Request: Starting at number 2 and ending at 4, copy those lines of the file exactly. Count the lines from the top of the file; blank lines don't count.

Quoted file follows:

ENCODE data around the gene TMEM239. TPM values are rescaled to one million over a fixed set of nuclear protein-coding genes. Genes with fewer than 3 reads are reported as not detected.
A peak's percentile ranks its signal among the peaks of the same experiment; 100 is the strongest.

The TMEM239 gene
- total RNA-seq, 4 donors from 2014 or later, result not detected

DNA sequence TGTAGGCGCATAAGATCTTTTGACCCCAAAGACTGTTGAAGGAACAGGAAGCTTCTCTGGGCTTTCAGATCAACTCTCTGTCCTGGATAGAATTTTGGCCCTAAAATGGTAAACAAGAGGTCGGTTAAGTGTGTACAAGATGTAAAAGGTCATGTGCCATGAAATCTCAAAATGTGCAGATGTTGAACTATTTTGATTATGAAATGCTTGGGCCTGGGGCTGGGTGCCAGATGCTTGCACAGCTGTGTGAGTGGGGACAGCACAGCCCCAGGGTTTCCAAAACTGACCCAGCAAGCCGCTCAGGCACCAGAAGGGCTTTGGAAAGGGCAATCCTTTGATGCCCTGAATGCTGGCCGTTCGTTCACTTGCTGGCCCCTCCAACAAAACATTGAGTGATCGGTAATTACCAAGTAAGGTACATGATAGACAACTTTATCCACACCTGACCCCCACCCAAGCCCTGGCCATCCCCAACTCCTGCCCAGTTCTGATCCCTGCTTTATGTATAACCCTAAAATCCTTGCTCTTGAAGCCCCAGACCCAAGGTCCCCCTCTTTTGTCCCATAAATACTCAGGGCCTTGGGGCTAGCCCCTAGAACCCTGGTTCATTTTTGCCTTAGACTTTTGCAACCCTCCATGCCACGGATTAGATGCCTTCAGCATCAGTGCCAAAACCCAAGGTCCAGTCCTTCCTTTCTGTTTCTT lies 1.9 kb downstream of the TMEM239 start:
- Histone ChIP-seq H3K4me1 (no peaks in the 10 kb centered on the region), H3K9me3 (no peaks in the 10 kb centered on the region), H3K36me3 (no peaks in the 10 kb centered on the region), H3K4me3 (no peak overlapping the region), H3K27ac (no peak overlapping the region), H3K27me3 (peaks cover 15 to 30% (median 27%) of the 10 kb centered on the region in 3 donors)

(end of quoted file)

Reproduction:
A peak's percentile ranks its signal among the peaks of the same experiment; 100 is the strongest.

The TMEM239 gene
- total RNA-seq, 4 donors from 2014 or later, result not detected